Gregg: Talk more about this “Signature Shot” you work for. Maybe give me an example from a Tahoe resort and walk me through some of the conversations that were had as you made that decision.
Brandon: The majority of our clients are not in the ski industry and never thought about a webcam or considered it apart of their marketing arsenal. This forced us to think like marketers and learn/understand the value of content. The beauty of travel is there is never a lack of inspiration and most good marketeers have already done the work and know what shot best represents their product. We then have a process were we validate their thinking or add to it by developing a storyboard using social and digital insight and understanding how the lighting conditions will change throughout the day and over seasons.
We then usually have a list of 2-4 shots we like, from here we work with IT teams and figure out how to make it happen. The Ski Industry is pretty talented at making things happen in difficult logistical conditions so we are excited to see the end result of every camera that gets installed.
(more impressive – automated – photos from Diamond Peak)
Gregg: Let me jump back a bit to something you said about social integration. I see a lot of photos from Violet's show up in my feeds. With such high quality imagery readily accessible, what have you done to facilitate that sharing – particularly from the brand itself but also from followers?
Brandon: Our company tagline is Share Your Place™ so sharing content is a very important element of our business. The consumer can share imagery directly to Facebook or Twitter right from the interface on the clients website. Our back-end web-based system allows our clients and any strategic partners (news media, travel resources etc.) to pull real-time images or images from up to two weeks past. We also take a very pro-active effort to help clients find the best images possible. Prism is a Software as a Service business we continue to put significant development in to this area of our business to make it easier for everyone to find the best content possible and at the most relevant times.
Also as we continue to scale we add strategic partners that our clients may not have had the chance without Violet to have sharing imagery through. Our Lake Tahoe clients see imagery shared at local (Tahoe South), regional (Reno Tahoe) and State (Visit California/Travel Nevada) levels. Our clients own the content and have unlimited license use of it and we support and encourage sharing.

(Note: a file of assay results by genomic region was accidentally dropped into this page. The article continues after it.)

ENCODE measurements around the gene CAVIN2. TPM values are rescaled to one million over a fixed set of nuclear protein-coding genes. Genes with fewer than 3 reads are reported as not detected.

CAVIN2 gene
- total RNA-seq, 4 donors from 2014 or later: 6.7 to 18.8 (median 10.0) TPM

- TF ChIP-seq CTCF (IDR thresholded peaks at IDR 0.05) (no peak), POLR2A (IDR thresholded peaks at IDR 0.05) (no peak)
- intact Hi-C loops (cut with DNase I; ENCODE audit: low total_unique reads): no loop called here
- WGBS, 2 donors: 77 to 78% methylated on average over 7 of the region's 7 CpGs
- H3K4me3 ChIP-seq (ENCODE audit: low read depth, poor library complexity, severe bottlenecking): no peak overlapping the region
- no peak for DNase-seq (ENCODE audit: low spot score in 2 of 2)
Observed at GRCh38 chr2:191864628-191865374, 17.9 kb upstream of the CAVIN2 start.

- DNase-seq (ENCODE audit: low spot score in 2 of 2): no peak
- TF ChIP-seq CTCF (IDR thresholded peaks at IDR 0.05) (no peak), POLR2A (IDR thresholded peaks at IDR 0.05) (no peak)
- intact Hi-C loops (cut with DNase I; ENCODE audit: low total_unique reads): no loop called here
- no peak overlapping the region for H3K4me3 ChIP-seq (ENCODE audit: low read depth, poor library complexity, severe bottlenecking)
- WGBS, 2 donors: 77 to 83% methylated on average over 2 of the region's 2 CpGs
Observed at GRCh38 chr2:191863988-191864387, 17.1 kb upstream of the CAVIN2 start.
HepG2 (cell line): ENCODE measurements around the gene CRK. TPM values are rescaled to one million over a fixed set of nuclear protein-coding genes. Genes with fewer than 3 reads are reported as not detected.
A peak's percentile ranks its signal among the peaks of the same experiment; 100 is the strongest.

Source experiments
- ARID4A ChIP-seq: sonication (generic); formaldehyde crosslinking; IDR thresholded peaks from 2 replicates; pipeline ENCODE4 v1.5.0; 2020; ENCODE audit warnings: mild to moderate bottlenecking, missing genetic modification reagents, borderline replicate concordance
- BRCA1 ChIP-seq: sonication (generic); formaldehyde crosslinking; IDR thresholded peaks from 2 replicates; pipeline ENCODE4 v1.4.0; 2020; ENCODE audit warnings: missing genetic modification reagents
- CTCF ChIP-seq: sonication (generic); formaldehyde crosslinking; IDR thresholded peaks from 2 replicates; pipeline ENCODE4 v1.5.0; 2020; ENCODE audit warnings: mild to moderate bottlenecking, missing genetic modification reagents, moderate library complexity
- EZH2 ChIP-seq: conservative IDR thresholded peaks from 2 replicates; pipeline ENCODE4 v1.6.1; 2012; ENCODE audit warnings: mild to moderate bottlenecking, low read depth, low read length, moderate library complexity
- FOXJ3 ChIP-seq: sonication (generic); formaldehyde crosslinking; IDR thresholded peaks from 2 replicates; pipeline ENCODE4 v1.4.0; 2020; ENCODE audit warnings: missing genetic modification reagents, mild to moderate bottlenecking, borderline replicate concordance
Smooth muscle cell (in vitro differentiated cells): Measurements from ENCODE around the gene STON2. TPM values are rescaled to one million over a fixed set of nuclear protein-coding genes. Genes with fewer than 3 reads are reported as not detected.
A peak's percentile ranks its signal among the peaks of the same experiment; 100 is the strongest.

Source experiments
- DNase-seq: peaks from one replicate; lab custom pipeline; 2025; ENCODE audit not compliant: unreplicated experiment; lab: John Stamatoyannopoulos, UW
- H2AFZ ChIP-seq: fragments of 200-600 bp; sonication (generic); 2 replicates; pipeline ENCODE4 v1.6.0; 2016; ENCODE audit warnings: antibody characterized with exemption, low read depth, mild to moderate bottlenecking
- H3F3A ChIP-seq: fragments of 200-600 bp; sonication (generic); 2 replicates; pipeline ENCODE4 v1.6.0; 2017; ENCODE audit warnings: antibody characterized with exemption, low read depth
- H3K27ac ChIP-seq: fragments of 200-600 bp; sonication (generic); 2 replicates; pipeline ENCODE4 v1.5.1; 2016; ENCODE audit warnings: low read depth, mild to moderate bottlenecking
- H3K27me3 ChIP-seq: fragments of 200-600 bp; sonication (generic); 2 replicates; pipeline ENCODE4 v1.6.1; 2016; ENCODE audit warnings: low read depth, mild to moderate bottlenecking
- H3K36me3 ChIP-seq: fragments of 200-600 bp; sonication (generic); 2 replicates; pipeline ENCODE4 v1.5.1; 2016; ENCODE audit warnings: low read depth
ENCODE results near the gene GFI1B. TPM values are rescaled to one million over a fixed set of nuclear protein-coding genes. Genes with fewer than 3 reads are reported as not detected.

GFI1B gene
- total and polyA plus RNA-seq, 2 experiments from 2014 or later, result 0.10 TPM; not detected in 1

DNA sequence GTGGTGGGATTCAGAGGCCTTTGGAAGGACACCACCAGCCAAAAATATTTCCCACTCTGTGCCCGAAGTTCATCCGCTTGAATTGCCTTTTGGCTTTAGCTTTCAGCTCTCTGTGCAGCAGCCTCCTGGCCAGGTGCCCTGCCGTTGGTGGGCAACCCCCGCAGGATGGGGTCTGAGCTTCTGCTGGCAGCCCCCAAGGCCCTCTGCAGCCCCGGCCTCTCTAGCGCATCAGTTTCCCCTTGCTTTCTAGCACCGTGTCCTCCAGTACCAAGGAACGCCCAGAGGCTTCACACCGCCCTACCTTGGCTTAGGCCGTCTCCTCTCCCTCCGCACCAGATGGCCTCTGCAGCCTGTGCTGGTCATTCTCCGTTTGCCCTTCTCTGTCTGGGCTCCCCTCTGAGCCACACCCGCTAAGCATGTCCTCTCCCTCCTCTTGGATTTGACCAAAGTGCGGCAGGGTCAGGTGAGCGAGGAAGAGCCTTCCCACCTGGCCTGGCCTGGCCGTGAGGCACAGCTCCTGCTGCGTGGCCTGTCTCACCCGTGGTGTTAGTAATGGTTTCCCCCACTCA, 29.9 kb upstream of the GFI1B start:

Gregg: What have the results/feedback been from your ski clients so far? Any metrics or stats you can share?
Brandon: We just launched a client-installable model 3 months ago, so prior to that we did all the installations ourselves, which put our focus on California over the last 2 years. As an annual lease model, we have never lost a client and continue to add ski resorts in California. We take a lot of pride in this as we have worked hard to develop new ways to leverage content that is not dictated solely by whether it snows or not.
When it is snowing or there is a blue-bird day it is easy to create buzz and engagement. New creative ways all the other times to keep the brand in front of customers is what we strive to accomplish. We are seeing images performing upwards of 200% better then the average content posts and clickthroughs to the camera page as low as .05 cent. Every client is different and we measure and track everything.
To quickly wrap this up I want to clarify one thing. When Brandon says clickthroughs cost .05 cent, he really does mean 1/20th of a cent.
That number is “(camera cost / camera views)” and is not only an incredibly impressive number on it's own, but a very telling stat that they measure to such a granular level and can prove their model so clearly.
Definitely worth a look.